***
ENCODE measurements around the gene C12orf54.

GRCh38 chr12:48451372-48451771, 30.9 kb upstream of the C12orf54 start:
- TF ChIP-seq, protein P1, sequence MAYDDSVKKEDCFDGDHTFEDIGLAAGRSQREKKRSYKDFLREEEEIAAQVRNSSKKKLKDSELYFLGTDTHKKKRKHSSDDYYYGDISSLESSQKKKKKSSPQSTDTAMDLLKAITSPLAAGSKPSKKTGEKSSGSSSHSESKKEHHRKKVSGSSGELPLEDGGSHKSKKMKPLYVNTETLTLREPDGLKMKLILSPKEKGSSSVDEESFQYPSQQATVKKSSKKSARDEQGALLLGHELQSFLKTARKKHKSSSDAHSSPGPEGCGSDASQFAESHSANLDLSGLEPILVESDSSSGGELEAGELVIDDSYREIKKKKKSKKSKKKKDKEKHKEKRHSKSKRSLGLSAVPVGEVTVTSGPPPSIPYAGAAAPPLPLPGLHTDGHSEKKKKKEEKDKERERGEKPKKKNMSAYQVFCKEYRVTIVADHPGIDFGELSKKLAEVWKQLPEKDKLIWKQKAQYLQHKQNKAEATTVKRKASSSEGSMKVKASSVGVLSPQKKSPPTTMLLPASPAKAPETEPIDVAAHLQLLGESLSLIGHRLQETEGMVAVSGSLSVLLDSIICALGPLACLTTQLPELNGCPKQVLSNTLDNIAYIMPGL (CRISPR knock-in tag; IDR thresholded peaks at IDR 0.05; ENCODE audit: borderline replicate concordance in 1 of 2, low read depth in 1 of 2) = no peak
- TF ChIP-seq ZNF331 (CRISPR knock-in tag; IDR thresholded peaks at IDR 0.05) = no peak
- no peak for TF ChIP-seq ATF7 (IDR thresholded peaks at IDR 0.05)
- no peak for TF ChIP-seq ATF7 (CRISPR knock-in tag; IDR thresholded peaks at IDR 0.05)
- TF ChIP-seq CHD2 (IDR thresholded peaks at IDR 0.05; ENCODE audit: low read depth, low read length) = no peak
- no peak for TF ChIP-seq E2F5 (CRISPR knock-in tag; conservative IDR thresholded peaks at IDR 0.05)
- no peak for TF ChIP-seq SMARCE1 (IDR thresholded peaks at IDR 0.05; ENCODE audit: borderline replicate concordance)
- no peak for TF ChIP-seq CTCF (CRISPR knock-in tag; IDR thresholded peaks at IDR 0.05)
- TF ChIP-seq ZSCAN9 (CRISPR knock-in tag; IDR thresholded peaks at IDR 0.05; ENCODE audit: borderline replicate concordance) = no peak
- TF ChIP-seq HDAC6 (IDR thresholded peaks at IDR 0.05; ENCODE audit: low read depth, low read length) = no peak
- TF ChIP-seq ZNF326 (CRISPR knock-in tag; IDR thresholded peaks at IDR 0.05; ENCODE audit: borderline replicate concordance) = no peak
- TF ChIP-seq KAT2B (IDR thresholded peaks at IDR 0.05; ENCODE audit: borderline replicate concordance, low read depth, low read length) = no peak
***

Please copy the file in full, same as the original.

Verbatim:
ENCODE measurements around the gene C12orf54.

GRCh38 chr12:48451372-48451771, 30.9 kb upstream of the C12orf54 start:
- TF ChIP-seq, protein P1, sequence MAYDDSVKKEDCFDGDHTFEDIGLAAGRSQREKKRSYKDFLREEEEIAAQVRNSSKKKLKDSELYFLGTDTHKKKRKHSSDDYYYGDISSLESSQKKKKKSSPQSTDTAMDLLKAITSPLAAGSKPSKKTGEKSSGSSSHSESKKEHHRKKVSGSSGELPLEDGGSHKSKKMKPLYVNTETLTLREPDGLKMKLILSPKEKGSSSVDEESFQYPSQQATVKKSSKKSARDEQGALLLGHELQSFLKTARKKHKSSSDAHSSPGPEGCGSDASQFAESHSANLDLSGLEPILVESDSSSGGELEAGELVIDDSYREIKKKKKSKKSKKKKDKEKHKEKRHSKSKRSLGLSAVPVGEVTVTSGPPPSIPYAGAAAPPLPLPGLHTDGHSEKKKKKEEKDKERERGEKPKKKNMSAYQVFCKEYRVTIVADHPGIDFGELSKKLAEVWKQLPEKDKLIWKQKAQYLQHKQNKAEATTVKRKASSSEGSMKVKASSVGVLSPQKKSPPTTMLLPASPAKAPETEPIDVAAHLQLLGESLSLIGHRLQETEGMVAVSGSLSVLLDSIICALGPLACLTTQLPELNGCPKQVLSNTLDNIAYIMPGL (CRISPR knock-in tag; IDR thresholded peaks at IDR 0.05; ENCODE audit: borderline replicate concordance in 1 of 2, low read depth in 1 of 2) = no peak
- TF ChIP-seq ZNF331 (CRISPR knock-in tag; IDR thresholded peaks at IDR 0.05) = no peak
- no peak for TF ChIP-seq ATF7 (IDR thresholded peaks at IDR 0.05)
- no peak for TF ChIP-seq ATF7 (CRISPR knock-in tag; IDR thresholded peaks at IDR 0.05)
- TF ChIP-seq CHD2 (IDR thresholded peaks at IDR 0.05; ENCODE audit: low read depth, low read length) = no peak
- no peak for TF ChIP-seq E2F5 (CRISPR knock-in tag; conservative IDR thresholded peaks at IDR 0.05)
- no peak for TF ChIP-seq SMARCE1 (IDR thresholded peaks at IDR 0.05; ENCODE audit: borderline replicate concordance)
- no peak for TF ChIP-seq CTCF (CRISPR knock-in tag; IDR thresholded peaks at IDR 0.05)
- TF ChIP-seq ZSCAN9 (CRISPR knock-in tag; IDR thresholded peaks at IDR 0.05; ENCODE audit: borderline replicate concordance) = no peak
- TF ChIP-seq HDAC6 (IDR thresholded peaks at IDR 0.05; ENCODE audit: low read depth, low read length) = no peak
- TF ChIP-seq ZNF326 (CRISPR knock-in tag; IDR thresholded peaks at IDR 0.05; ENCODE audit: borderline replicate concordance) = no peak
- TF ChIP-seq KAT2B (IDR thresholded peaks at IDR 0.05; ENCODE audit: borderline replicate concordance, low read depth, low read length) = no peak